The following article is written by Moses Gates, Director of Community Planning and Design at the Regional Plan Association (RPA). Strong Towns partnered with RPA and the Oram Foundation in February of 2016 to produce a week of content spotlighting the problems of federal housing policy. Below is a follow-up to that conversation.

 RPA’s February 2016 report -- The Unintended Consequences of Housing Finance -- presented some unfortunate effects of federal housing finance policies and programs.  In particular, it noted how many older central city and inner suburban areas have been effectively stopped from being able to build and rehabilitate housing, due to being excluded from government insurance and financing programs from HUD, FHA, Fannie Mae and Freddie Mac.  The reason is structural – many of these areas have high amounts of dilapidated two or three story buildings with the capacity for apartments above commercial or non-profit storefronts. The government financing and insurance programs generally limit the amount of non-residential use in a building, meaning these types of buildings have a hard time getting financing to renovate or build the types of infill projects that can help revitalize walkable, mixed-use neighborhoods.

But a year later, there is some good news to report. Fannie and Freddie have made progress in expanding programs to these types of low-rise small properties.  Fannie’s Small Loans Program now provides expedited processing for loans up to $3 million nationally, and $5 million in more costly markets. This program can help to revitalize four-story buildings, and can even help with three-story buildings, if affordable housing or important community services are part of the deal.

Freddie has a similar Small Balance Loan (SBL) program which is even better suited to mixed-use settings.  Like the Small Loans Program, in 2016 SBL offered $3 million and $5 million maximum loans, but with even more flexibility for non-residential space. Under this program, a building as small as two stories may be able to participate if some of the ground floor is housing.  And recently, because of strong demand and feedback from the market, SBL’s standard market loan limit was doubled to $6 million, and the high cost area limit was increased by 50% to $7.5 million. These changes are expected to have considerable impacts for many older buildings that will now have access to financing for rehabilitation or renovation, and neighborhoods where contextual, mixed-use infill development is needed.  Financing for adding apartments to existing one-story commercial spaces in newer neighborhoods might also become more widely available.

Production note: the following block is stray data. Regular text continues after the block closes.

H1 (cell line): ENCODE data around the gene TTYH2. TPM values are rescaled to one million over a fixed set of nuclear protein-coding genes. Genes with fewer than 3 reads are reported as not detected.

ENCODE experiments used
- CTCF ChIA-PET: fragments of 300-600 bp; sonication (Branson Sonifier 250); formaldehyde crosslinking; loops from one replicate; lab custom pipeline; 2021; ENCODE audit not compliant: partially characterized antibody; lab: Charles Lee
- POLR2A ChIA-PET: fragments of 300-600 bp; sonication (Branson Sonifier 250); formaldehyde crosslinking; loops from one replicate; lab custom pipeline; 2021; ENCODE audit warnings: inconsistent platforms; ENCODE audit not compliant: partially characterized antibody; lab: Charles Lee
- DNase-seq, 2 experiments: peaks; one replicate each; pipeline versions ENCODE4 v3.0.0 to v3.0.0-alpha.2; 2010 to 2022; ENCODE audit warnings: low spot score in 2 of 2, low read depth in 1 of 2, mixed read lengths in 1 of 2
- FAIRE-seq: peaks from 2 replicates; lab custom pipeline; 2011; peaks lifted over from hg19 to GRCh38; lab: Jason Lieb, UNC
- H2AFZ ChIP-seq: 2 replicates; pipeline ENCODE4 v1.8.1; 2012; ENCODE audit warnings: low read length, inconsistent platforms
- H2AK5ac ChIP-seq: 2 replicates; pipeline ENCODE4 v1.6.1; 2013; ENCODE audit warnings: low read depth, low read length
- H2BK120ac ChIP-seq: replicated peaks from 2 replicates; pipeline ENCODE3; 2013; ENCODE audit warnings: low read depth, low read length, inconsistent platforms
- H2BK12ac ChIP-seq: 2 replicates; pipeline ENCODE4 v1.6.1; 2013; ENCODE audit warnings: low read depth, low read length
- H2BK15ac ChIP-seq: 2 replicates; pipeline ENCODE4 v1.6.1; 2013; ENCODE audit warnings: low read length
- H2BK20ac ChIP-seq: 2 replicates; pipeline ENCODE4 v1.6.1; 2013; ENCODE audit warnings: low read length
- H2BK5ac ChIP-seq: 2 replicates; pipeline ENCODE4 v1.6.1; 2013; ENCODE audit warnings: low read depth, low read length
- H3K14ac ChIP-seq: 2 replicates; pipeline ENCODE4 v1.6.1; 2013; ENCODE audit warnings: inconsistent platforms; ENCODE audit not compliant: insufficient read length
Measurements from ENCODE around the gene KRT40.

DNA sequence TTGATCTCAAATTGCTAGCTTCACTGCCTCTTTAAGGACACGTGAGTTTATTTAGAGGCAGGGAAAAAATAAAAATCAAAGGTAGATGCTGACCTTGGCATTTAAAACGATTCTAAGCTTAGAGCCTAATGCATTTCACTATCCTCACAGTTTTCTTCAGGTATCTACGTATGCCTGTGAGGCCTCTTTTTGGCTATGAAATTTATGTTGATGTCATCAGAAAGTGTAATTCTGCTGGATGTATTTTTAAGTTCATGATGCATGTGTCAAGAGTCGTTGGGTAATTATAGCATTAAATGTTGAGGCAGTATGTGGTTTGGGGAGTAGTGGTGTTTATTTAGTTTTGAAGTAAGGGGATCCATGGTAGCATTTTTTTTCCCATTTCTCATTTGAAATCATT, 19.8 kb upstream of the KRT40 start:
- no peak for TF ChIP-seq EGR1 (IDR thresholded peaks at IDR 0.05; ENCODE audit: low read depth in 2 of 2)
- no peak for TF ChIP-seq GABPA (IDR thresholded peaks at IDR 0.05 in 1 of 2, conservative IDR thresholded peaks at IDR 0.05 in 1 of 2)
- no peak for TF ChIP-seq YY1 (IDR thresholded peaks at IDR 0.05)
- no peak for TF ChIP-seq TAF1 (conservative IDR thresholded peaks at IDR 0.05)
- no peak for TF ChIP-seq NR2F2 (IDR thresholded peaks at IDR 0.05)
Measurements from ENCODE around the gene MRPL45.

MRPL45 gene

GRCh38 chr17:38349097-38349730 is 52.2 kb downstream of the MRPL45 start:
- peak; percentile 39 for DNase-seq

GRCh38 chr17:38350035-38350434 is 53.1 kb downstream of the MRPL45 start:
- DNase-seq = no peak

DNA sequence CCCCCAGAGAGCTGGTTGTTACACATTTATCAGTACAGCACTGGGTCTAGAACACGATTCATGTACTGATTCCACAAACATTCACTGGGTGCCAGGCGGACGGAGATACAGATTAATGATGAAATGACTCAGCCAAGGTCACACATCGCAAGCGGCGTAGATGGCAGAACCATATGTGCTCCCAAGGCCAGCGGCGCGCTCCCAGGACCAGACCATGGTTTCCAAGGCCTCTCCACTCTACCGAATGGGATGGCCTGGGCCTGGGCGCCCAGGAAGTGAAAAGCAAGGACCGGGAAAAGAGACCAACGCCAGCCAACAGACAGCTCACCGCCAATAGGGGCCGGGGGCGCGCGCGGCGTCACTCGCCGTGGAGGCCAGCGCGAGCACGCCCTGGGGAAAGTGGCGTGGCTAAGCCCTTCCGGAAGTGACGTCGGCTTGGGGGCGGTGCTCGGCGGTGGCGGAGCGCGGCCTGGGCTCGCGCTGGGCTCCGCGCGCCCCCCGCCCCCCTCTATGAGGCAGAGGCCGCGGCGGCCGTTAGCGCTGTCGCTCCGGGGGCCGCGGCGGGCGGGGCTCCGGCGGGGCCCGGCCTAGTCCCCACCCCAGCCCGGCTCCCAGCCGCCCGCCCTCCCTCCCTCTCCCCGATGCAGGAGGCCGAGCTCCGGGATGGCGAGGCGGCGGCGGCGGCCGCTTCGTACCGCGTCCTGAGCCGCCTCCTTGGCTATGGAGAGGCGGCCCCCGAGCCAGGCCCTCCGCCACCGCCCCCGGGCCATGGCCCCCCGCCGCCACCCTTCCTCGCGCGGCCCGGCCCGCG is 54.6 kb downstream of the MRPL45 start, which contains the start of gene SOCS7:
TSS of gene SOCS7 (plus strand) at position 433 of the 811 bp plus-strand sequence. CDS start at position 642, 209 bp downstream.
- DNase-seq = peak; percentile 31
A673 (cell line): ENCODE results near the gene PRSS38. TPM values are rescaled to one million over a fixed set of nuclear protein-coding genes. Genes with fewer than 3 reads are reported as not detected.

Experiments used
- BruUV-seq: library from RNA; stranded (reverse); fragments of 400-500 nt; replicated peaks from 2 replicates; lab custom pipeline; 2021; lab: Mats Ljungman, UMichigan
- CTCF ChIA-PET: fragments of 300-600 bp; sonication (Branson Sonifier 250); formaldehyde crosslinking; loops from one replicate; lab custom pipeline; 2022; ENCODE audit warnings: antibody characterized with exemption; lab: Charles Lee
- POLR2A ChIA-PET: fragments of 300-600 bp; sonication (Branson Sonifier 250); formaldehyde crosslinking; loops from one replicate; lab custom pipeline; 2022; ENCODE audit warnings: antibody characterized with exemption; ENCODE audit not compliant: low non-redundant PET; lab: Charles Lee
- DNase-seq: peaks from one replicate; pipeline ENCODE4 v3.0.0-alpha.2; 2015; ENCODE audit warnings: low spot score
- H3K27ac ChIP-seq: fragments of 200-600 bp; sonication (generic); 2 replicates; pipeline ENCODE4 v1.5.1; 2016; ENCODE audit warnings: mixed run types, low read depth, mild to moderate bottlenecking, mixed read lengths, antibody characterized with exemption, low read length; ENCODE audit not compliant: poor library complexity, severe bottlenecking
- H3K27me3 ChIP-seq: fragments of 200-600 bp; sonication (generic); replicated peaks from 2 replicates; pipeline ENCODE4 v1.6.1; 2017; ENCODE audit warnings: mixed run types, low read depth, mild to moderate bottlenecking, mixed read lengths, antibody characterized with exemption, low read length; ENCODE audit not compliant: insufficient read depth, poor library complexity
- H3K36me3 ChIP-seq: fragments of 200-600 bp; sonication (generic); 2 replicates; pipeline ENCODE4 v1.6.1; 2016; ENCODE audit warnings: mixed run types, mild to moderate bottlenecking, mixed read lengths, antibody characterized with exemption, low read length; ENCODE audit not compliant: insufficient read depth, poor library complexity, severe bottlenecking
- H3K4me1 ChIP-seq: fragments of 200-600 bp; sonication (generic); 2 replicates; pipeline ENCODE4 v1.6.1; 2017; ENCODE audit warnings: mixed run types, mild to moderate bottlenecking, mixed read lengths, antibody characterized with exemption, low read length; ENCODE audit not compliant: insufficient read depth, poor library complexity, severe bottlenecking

Builders and financers are already hailing the new guidelines as helping to build great housing and neighborhoods, both in the region and nationwide. According to Rafael Cestero, President and CEO of the non-profit Community Preservation Corporation which primarily serves New York State, “These small multifamily buildings are a critical piece of our housing stock, and tend to be older, in need of investment and where most low- to moderate-income families live. Freddie Mac’s Small Balance Loan product, tailored to needs of small building owners, offers a flexible tool that helps fill the gap for this segment of the housing stock.”

Ward Davis, President of the National Town Builders Association said, “Freddie Mac’s new program encourages mixed-use/multi-family and helps us compete with conventional apartment complexes, while thoughtfully integrating great restaurants, shops and vital services for tenants and neighborhoods.”

Housing development in the United States isn’t a one-size-fits-all model. Different types of neighborhoods and urban forms have different financing needs. Kudos to Fannie Mae and Freddie Mac for taking these steps. 

(All photos by Johnny Sanphillippo)

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